Project of IISHJ


Celebration (1988) 

Science needs courage, the courage to live with uncertainty. 

 Over the past few centuries, we have learned so much about the world. We have so much more information than we ever had before. We have so much more power than we ever thought possible.  

But the universe is vast. Most of its events are still unknown to us. Many important questions still remain unanswered.  

 It would be so nice to understand the origins of the universe. It would be so helpful to see clearly the origins of life. But the evidence is still too stingy for definite answers. All we can honestly say is, “We do not know.” 

 Admitting that we do not know when we do not know takes courage, especially when we want so much to know. It is too easy to grab at answers simply because we cannot bear the uncertainty of not knowing.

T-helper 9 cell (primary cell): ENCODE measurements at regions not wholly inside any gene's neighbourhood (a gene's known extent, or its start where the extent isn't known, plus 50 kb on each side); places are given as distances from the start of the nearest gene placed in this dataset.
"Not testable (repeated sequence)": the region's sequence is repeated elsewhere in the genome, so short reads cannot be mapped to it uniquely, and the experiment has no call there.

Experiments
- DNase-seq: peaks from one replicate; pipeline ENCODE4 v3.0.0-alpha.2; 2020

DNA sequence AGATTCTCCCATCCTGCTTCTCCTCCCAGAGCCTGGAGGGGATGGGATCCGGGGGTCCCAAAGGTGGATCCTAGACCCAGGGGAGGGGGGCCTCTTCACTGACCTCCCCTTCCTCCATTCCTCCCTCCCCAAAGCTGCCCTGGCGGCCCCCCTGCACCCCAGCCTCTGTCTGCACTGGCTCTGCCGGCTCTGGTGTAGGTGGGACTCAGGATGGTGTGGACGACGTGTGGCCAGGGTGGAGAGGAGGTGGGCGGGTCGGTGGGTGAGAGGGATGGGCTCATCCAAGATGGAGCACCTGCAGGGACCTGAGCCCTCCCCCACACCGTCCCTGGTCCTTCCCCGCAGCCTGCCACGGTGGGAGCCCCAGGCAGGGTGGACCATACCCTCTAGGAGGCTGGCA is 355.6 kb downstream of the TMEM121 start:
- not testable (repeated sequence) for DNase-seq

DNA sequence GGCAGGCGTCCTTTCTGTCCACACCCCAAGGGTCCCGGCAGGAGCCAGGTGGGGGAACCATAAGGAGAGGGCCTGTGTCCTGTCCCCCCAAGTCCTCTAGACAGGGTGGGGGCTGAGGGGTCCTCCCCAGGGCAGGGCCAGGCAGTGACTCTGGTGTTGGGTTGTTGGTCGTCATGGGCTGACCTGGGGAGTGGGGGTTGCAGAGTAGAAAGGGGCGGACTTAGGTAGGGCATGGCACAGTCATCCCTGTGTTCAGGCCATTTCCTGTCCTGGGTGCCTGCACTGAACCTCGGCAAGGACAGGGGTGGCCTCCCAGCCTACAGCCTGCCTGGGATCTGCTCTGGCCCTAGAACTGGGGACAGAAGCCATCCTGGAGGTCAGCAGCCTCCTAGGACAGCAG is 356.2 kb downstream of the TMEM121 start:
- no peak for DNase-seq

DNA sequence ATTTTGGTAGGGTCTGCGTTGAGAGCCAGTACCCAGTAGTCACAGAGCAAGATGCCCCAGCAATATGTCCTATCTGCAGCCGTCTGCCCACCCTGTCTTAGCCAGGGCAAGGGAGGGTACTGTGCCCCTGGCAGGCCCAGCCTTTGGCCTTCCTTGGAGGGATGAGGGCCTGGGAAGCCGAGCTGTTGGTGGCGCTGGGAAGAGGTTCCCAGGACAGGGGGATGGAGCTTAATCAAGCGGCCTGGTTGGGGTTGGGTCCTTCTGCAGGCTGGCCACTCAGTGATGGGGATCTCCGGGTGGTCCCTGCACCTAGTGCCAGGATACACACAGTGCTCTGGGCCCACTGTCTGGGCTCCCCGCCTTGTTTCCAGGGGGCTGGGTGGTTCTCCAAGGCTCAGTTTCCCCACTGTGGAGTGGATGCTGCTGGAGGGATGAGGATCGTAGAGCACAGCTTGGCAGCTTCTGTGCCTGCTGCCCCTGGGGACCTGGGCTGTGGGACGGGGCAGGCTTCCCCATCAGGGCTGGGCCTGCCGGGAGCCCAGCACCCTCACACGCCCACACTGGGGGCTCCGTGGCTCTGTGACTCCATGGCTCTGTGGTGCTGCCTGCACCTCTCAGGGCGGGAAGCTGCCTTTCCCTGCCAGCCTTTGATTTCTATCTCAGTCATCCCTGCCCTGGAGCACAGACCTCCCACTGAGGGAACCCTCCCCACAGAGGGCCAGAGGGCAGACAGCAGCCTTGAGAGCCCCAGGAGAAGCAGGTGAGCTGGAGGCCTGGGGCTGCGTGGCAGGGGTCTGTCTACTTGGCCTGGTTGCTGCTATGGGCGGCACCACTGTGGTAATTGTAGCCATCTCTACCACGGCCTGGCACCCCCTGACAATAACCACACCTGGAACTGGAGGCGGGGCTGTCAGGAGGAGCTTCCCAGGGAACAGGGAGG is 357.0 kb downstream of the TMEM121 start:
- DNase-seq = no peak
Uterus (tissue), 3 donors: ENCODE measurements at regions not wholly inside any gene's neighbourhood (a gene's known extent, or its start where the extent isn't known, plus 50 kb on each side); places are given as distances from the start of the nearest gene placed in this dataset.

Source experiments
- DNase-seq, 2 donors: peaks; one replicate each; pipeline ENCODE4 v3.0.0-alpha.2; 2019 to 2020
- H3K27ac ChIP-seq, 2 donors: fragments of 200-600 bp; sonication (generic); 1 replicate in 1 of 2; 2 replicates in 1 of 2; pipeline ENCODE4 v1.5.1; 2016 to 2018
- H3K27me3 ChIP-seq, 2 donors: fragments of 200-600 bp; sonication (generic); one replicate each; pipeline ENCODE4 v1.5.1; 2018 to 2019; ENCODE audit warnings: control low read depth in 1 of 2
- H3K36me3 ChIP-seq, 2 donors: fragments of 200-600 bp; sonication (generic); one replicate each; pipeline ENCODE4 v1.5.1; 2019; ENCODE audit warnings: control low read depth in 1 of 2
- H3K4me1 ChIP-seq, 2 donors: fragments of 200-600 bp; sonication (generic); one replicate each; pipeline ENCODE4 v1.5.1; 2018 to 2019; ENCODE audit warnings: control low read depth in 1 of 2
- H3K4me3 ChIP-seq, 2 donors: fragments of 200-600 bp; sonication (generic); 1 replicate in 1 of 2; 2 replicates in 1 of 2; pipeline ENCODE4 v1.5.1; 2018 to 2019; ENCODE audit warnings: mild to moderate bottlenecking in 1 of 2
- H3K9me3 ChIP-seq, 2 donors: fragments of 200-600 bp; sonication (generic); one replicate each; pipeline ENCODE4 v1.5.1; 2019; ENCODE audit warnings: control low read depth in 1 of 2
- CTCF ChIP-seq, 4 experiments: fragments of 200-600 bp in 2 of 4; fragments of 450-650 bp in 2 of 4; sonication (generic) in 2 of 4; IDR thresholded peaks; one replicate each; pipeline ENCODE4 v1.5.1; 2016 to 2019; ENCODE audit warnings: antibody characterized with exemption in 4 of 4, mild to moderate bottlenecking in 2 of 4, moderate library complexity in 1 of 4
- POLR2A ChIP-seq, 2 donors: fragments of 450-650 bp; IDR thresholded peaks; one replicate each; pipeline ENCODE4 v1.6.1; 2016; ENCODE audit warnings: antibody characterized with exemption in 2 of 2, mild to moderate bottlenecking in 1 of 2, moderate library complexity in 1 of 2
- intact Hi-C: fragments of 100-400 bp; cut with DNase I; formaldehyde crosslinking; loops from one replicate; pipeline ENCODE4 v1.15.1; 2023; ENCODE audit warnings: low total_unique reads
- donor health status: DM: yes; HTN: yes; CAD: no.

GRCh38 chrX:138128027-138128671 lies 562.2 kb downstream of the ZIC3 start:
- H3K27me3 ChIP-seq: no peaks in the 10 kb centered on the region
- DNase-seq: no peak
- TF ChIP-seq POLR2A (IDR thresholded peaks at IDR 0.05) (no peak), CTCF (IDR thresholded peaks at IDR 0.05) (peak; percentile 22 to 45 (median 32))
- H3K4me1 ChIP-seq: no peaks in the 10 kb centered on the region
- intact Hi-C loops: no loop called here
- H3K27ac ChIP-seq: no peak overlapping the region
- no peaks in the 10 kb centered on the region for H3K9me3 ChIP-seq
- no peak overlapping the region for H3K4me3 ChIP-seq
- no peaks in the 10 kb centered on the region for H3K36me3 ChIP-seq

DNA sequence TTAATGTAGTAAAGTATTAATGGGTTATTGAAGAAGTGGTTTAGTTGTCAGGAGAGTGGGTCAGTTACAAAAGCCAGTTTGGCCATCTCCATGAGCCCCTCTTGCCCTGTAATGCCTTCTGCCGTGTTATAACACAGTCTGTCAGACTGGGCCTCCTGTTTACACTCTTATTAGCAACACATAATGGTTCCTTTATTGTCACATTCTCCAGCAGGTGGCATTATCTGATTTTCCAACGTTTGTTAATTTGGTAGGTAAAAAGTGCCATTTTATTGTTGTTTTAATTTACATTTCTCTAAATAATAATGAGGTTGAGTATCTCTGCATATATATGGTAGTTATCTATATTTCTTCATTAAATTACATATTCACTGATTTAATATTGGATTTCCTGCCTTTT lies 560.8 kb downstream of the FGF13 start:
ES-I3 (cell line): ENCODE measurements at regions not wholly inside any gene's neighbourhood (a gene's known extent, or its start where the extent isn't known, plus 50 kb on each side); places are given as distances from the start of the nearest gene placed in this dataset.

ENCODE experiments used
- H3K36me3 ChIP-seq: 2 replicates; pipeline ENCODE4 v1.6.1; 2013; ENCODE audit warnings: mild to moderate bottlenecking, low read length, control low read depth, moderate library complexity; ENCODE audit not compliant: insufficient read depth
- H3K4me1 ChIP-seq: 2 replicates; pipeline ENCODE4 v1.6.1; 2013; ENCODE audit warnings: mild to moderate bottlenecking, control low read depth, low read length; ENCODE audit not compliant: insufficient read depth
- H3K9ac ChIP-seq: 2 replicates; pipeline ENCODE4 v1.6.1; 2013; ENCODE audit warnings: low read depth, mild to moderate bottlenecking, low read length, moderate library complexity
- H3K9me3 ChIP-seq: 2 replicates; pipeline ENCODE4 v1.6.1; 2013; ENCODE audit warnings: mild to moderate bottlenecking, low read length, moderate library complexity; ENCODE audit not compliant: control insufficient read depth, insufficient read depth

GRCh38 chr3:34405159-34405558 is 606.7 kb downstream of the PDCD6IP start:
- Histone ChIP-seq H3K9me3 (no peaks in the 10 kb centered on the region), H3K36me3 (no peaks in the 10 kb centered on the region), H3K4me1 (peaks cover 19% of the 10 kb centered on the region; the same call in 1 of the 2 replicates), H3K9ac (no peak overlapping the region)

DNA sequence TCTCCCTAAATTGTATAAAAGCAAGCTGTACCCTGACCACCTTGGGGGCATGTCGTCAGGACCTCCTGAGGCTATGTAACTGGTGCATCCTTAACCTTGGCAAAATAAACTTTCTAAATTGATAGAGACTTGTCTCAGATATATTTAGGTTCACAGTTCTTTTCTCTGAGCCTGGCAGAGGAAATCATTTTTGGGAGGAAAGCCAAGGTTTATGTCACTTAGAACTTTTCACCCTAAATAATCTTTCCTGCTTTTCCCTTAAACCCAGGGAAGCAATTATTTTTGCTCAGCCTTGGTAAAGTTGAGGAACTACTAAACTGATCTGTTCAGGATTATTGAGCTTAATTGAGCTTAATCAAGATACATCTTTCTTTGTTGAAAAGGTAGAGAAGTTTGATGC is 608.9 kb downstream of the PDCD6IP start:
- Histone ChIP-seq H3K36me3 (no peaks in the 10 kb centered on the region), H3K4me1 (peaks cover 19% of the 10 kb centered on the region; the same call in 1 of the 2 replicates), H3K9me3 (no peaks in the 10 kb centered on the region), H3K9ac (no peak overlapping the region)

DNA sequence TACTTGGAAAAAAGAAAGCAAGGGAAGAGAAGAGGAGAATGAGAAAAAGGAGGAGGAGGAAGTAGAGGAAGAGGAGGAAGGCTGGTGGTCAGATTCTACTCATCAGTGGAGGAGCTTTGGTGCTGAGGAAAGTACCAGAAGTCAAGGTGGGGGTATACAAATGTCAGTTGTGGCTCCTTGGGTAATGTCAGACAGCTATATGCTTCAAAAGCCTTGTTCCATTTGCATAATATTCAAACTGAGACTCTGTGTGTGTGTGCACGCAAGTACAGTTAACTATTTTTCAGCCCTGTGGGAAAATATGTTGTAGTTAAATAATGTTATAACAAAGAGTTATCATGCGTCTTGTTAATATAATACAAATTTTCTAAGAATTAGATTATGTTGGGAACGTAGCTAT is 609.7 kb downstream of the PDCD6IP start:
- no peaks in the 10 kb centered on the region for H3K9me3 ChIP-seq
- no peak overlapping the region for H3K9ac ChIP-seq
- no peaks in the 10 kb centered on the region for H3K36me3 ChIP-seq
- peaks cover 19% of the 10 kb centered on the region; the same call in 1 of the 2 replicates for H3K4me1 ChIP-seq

“I do not know” is a brave and dignified answer, especially when it is true.

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Note on sources: The Jewish Humanist  was the monthly newsletter of The Birmingham Temple. The periodical Humanistic Judaism was the quarterly journal of the Society for Humanistic Judaism. The Center for New Thinking was Wine’s adult learning program beyond Humanistic Judaism. Selections from Wine’s books are appropriately cited.
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